If you look at it from another point, all these super high end luxury hotels are using photography that does look more like CGI. When I goto Vegas and look at the marketing material, I often thought it was CGI and fake....but then I learned that it's actually multilayered photography similar to what Mike is doing. While it might not always be 100% true to reality, this is what commercial photography looks like and it is the main reason resorts can sell these spaces for ridiculous prices. Once the money is spent on crazy architecture and fancy interior design, the photographs have to capture those spaces in the most extravagant light.

Fake light in a space like this kills the romance. Just wait for twilight and shoot long exposure. Worx every time in this situation. Maybe I would bracket a few stops for options. Pinlights and strobes are nice for cavernous spaces., Light painting for large / dark exteriors is fine but this shot should be a piece of cake for any decent DSLR.

The maximalist approach isn't for everyone or for every situation for sure. I believe the intent is to show an example of how these methods will be utilized at the Atlantis. If you check out Mike's portfolio, there are plenty of examples of mood lighting.

Isn't it great that we live in a world where people are free to choose how they want their images to look, and clients are free to choose which photographers they'd like to work with? There is never a 'right' or 'wrong,' just what is appealing. Of course just waiting for the perfect mix and shooting a long exposure would 'work' but I think it would also look pretty boring. I do my thing, you do yours :)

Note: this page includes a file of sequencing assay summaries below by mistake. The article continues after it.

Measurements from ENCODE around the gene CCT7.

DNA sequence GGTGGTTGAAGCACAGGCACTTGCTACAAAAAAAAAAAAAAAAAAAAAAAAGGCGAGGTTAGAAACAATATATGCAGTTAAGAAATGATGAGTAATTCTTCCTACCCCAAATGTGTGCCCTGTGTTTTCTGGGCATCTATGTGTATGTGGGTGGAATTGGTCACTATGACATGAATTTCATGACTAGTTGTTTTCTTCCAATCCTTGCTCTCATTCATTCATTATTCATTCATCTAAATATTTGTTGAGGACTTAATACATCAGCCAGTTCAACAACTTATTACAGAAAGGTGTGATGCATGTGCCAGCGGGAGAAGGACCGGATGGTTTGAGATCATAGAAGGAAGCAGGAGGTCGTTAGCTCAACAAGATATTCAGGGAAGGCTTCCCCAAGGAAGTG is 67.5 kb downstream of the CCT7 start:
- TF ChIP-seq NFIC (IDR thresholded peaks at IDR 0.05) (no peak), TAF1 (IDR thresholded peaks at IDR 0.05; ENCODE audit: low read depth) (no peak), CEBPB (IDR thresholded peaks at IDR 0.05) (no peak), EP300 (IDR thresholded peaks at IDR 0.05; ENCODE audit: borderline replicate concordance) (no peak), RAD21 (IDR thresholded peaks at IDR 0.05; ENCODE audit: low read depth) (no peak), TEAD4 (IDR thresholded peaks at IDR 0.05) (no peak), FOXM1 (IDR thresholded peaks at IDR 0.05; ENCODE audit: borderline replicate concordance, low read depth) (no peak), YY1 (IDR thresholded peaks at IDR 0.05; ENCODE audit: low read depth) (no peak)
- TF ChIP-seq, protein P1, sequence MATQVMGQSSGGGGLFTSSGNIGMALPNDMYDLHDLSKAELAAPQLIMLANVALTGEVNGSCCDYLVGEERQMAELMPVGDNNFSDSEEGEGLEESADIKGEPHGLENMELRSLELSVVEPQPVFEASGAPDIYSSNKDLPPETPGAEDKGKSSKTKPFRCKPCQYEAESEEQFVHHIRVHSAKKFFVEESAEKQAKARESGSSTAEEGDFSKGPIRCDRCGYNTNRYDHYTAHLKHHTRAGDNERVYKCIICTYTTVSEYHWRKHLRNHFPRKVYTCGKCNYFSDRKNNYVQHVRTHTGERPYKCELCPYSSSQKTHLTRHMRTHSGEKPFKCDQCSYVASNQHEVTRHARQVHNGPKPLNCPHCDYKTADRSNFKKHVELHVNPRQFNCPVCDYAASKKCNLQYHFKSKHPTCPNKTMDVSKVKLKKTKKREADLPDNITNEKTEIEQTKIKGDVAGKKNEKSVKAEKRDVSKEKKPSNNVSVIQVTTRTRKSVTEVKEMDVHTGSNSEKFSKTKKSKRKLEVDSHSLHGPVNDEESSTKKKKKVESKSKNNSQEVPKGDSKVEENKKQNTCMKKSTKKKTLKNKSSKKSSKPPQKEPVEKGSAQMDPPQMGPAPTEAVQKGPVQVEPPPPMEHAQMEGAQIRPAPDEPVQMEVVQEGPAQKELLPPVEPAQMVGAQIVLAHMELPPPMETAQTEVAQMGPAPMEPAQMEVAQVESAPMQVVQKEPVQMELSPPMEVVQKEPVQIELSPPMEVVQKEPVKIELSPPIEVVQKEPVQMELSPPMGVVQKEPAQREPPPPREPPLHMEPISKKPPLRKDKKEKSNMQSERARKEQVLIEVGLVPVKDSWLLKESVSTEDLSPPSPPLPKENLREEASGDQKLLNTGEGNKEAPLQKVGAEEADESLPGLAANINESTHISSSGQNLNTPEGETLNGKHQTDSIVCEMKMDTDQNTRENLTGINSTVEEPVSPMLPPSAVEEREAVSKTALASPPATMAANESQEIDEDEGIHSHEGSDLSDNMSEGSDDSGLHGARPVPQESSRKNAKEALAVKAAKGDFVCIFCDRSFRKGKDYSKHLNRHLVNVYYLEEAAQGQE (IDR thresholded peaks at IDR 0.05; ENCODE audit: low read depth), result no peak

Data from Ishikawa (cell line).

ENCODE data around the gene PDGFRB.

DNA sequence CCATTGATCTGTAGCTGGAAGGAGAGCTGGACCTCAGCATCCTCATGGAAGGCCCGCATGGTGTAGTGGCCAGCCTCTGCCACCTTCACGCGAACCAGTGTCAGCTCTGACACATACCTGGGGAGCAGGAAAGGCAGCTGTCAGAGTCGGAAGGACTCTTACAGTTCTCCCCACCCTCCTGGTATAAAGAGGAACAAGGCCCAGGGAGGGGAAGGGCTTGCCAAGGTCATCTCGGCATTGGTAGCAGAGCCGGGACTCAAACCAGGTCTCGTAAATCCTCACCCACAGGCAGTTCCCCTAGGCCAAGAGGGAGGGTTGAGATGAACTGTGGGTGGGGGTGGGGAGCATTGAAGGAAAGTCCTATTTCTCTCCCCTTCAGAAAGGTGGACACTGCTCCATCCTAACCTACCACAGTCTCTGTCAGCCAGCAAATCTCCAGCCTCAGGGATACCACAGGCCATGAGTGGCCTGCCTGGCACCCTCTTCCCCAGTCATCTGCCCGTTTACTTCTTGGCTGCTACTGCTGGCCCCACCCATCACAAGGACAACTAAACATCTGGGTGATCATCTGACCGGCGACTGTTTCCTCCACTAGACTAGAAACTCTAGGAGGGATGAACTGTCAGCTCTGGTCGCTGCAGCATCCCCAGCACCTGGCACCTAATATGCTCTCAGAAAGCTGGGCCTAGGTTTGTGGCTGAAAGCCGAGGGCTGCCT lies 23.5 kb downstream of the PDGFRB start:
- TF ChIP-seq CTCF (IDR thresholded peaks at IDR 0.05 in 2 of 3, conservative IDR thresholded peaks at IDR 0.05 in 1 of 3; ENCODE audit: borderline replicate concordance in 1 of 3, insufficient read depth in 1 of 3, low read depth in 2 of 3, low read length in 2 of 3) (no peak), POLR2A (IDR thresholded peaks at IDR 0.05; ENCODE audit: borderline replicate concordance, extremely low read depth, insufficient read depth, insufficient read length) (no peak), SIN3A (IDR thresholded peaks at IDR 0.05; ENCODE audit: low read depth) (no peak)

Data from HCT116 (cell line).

"Let every eye negotiate for itself and trust no agent."

Mike, you delivered a wonderful response to this.

While this seems like a really great class (and I mean no offense to Mike), but I come here for articles and learning techniques. This had zero information about how to shoot a hotel room with a single speed light. It is an advertisement for a workshop. Can we please label articles instead of using click-bait? I promise i'll still click on them even if i'm not interested :)

It's comingggg I promise :) We filmed a whole video about this but I wanted to get something up so people could see the locations we'll be working in!

I'll allow it :) I just booked a gig shooting before and afters or renovations and only carrying a speedlight seems wonderful.. So i'm really excited!! get a move on!!


A $15kusd. per night, must have really good lights built it. :)